The Mail on Sunday - Event - - THEATRE -

Robert Gore-Lang­ton

Harold Pin­ter Theatre, Lon­don Un­til Dec 8, 2hrs 30mins

The great Tam­sin Greig stars in this lat­est batch of one­act Harold Pin­ter dra­mas that are be­ing staged by di­rec­tor Jamie Lloyd over the next few months. She opens with Land­scape, from 1969, talk­ing with an Irish lilt about an erotic en­counter by the sea. Keith Allen plays the hus­band who can’t con­nect with her. She is either ig­nor­ing him or re­mem­ber­ing him from bet­ter, more sen­sual days. Either way, this gen­tle reverie of fe­male de­sire is gor­geous to lis­ten to. Greig also ap­pears to truly dev­as­tat­ing ef­fect in A Kind Of Alaska, from 1982, about a 16-year-old girl in a nightie who wakes up after a 29-year coma in a body that’s grown mid­dleaged with­out her con­sent. Keith Allen plays her doc­tor, ten­derly dripfeed­ing her in­for­ma­tion. Meera Syal is ter­rific as her self-sac­ri­fic­ing sis­ter and carer who looks on, won­der­ing what has hap­pened to her own life. The bendy co­me­dian Lee Evans crops up through­out the evening, adding mirth. He fea­tures in Mono­logue, from 1973, in a one-way con­ver­sa­tion that’s both hi­lar­i­ous and tragic. He’s also a face-pulling housewife (with Allen and Tom Ed­den) in a ‘Do you know who I saw at the butcher’s?’-type skit, rem­i­nis­cent of the Cissie and Ada sketches that Les Daw­son used to do with Roy Bar­r­a­clough.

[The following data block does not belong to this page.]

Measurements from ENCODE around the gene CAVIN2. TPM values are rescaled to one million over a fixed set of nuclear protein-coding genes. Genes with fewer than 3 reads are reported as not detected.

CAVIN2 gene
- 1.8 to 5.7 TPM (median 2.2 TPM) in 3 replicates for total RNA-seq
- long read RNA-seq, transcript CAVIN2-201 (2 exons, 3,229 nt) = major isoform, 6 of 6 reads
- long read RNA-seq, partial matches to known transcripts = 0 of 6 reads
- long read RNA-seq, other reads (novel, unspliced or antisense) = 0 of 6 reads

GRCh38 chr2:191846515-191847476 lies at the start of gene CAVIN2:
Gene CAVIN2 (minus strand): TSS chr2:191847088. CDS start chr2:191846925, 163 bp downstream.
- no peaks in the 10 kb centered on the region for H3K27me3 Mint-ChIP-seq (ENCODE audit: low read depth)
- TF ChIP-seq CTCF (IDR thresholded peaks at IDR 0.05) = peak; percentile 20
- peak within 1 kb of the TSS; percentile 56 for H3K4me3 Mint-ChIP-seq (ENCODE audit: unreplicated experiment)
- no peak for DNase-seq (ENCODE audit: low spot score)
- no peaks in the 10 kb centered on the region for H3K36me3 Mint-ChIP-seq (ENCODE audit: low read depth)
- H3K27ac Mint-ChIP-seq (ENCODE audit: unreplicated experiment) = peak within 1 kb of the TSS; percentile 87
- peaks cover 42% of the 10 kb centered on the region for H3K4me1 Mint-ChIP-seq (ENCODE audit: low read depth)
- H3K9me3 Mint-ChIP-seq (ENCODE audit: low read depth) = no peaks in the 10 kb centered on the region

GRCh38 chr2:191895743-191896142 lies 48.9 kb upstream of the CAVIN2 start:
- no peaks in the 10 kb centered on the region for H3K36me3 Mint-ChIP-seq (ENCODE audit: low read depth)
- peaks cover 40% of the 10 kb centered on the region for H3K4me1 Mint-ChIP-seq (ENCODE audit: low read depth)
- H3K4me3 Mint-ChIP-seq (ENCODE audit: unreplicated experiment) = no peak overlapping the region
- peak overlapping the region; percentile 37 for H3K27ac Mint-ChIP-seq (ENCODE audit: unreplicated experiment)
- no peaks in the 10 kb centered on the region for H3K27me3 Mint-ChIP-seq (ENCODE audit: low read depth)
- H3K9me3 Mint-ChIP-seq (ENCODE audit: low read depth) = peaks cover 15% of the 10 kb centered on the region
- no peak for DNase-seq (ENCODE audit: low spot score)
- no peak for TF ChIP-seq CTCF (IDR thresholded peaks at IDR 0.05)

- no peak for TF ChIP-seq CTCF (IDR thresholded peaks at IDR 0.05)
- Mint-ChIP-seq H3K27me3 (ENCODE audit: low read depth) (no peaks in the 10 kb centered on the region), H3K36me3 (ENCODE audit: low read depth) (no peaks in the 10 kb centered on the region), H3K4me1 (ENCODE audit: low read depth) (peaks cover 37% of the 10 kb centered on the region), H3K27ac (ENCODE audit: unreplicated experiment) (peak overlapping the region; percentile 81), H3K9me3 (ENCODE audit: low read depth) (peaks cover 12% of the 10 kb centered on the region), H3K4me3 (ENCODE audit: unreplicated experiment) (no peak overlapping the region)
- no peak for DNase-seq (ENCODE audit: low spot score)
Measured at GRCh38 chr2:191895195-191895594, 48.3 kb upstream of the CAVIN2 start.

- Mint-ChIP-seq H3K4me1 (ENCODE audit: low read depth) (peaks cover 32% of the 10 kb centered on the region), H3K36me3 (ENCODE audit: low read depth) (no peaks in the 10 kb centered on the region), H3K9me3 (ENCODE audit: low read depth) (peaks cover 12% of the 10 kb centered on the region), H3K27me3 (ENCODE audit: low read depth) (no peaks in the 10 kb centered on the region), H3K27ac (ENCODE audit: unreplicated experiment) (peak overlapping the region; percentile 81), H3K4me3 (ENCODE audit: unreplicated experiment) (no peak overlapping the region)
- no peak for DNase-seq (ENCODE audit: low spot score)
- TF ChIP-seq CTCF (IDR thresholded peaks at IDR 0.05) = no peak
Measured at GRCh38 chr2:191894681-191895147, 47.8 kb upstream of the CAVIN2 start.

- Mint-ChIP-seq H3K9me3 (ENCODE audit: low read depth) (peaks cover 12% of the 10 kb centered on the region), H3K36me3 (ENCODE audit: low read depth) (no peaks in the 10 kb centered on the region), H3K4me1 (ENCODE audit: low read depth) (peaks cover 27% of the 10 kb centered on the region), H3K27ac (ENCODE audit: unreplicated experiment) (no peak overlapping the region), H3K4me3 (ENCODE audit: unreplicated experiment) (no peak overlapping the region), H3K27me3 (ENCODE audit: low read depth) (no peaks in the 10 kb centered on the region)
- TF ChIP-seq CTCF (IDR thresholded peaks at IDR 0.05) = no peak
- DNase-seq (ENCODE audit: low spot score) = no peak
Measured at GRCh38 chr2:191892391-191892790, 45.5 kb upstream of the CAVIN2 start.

Trou­ble In The Works, from 1959, is about fac­tory work­ers who take um­brage against the wid­gets they make. As Evans’s baf­fled fore­man ex­plains, ‘They’ve gone vi­cious about the ta­pered-shank, spi­ralflute ream­ers.’

The sketch pre­dates Monty Python by ten years and re­veals a wel­come, play­ful side of the cur­mud­geonly Pin­ter that I never knew about.

Cre­ated by singer-song­writer Anaïs Mitchell and di­rec­tor Rachel Chavkin, this mu­si­cal re­work­ing of the Or­pheus and Eury­dice myth comes from New York. It’s staged in a speakeasy with a jazz band and a lift down to Hell, where min­ers slave away.Reeve Car­ney is like a young Cliff Richard as the trou­ba­dour Or­pheus. But Eva Noblezada’s un­ap­peal­ing Eury­dice (be­low, with Car­ney) screeches.Poor, soppy Or­pheus loses her to Hades while he’s com­pos­ing a love song.The live band is tight and the cast an­i­mated by An­dré De Shields’ cool Her­mes, Am­ber Gray’s louche Perse­phone, and by Pa­trick Page as Hades – a wicked Trump fig­ure ob­sessed with build­ing a wall and in­dif­fer­ent to cli­mate change.It’s a shame that the young lovers are so beige and that the show is po­lit­i­cally so whole­some.

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